What a dead set whiny loser. Typical, he runs to the media and cries a river of tears

A dead set drop-kick and failed lawyer who absconded without paying his student loan is now crying a river of tears over how high it is now.

A lawyer says he will die in debt after a retrospective change to his student loan contract added $69,000 to the initial $16,000 balance.

The 52-year-old is considering career-ending bankruptcy to wipe the $85,000 debt that impedes his ability to travel, own property and fill up his 1998 Mazda Bounty ute.

The man, who cannot be named without jeopardising his job, pays 18 per cent of his $52,000 salary towards interest alone.

He wishes he never came home after 18 years in the United Kingdom.

I wish he never did either.

Graduating from the University of Canterbury in 1993, he struggled to find work and decided to try his luck abroad.

In the UK, he faced the stresses of self-employment, divorce and depression.

“There were a few good years, most were average and a few were truly awful,” he said.

“When I worked in law firms as a partner or consultant it remained on the basis of taking a share of what I billed. I never had a salary, my income was all over the place. For years I put my head in the sand; I’m quite honest about that.”

Thinking he would suffer a small penalty for shirking his loan repayments, he offered Inland Revenue (IRD) $30,000 to clear his debt before returning home. IRD refused.

He did not know the Government changed student loan contracts in 2006 to charge overseas borrowers interest, increasing his debt by 337 per cent.

That would be a Labour government who changed student loan laws.

What sort of a useless lawyer is this guy. He’s worked for 18 years in the UK as a lawyer and can’t rustle up $85,000? If he was diligent that should be a doddle. If he was diligent he would have paid off his loan ages ago.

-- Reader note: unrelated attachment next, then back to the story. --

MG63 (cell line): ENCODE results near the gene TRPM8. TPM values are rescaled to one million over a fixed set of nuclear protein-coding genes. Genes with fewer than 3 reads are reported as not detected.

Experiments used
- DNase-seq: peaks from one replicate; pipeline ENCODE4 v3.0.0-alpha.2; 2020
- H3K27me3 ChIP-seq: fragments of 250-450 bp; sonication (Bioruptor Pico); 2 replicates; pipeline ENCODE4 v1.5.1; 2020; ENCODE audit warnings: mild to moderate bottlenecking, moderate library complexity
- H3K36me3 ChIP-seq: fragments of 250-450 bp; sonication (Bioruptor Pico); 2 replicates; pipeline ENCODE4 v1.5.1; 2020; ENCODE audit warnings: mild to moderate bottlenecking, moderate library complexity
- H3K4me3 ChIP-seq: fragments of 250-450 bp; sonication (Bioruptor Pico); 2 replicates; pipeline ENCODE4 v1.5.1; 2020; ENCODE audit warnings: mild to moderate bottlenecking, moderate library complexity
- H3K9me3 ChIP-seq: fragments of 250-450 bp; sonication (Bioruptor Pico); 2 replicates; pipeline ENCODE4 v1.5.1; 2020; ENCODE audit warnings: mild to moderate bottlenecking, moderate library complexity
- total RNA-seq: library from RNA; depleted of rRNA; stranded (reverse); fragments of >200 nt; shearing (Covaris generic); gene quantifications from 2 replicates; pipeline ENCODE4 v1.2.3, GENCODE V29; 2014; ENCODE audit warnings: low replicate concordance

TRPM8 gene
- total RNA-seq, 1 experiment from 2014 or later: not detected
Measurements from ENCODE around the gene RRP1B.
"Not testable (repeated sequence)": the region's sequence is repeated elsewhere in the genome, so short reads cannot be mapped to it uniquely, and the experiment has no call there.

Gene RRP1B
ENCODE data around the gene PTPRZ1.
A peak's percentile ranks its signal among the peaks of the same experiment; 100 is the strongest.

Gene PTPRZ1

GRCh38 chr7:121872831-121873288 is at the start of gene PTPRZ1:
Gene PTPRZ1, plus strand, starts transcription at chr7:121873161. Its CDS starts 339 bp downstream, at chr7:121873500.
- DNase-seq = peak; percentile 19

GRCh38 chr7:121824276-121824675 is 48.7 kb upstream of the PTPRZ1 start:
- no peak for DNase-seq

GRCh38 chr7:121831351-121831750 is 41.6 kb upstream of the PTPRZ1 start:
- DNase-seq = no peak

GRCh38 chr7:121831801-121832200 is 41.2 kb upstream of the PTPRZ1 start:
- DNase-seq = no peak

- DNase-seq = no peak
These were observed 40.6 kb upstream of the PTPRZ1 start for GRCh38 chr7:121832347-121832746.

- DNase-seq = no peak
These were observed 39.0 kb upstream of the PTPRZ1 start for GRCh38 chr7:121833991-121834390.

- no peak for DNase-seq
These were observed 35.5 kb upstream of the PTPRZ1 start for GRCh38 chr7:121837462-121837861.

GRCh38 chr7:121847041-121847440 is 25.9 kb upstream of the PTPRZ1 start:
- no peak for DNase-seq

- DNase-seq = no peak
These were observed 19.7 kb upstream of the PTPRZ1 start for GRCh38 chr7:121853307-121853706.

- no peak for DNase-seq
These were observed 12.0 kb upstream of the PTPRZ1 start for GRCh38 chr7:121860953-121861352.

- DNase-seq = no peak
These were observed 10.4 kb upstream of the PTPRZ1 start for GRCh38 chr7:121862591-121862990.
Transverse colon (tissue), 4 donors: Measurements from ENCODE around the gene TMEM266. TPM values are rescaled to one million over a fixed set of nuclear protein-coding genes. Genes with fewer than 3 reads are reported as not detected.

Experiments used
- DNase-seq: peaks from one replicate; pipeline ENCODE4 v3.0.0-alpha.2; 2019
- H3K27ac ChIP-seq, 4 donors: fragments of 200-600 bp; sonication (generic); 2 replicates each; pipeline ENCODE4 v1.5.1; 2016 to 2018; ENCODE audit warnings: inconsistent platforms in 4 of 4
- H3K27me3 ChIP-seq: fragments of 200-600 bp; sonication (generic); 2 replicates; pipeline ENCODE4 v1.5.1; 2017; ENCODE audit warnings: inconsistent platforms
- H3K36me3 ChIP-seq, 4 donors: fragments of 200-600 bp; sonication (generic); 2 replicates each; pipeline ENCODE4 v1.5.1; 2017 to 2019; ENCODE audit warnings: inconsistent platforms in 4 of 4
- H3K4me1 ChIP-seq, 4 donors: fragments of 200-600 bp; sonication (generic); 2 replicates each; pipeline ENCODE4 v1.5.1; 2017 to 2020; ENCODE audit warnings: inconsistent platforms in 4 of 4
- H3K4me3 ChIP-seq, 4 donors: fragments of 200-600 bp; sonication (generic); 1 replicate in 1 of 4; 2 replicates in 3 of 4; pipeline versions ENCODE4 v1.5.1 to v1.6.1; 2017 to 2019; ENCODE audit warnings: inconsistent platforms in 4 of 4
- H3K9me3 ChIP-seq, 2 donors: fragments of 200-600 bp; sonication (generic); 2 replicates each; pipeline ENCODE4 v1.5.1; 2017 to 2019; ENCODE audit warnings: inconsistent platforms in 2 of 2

IRD writes off loan interest for current students and domestic residents, but late payment adds interest, even if the debtor lives in New Zealand.

Late payment interest could be waived if it was caused by “genuine error on the borrower’s part” or matters beyond the person’s control, but only if “the outstanding repayment obligation is paid in full first,” an IRD spokesman said.

IRD declined the lawyer’s 2014 hardship application because his $40,000 bank balance would cover $34,473 of late payment interest, leaving an outstanding $69,175 obligation. He was unemployed at the time.

“[IRD] said they believed I had arranged my affairs so as to give the appearance of having no income,” he said.

“They issued a notice requiring payment in excess of $40,000 in 14 days.”

A two-year legal battle followed. IRD eventually withdrew its court proceedings.

The lawyer now pays a quarter of his salary – $1100 a month – towards his loan debt and mounting late payment interest.

“I do struggle not to get overwhelmed by it. I drive to work in the morning and wonder why I’m doing it; if I didn’t have immediate family I would just stop working.”

If he is looking for sympathy it is found in the dictionary between shit and syphilis.

He’s a lawyer, and he only earns $52,000 p.a., he must be useless. On top of that he worked in the UK as a lawyer for 18 years and has nothing to show for it.

He must have caught his whinging affliction while over there exposed to all those whinging Poms.

Cry Baby of the Week for sure.

 

-Fairfax


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As much at home writing editorials as being the subject of them, Cam has won awards, including the Canon Media Award for his work on the Len Brown/Bevan Chuang story.  And when he’s not creating the news, he tends to be in it, with protagonists using the courts, media and social media to deliver financial as well as death threats.

They say that news is something that someone, somewhere, wants kept quiet.   Cam Slater doesn’t do quiet, and as a result he is a polarising, controversial but highly effective journalist that takes no prisoners.

He is fearless in his pursuit of a story.

Love him or loathe him.  But you can’t ignore him.

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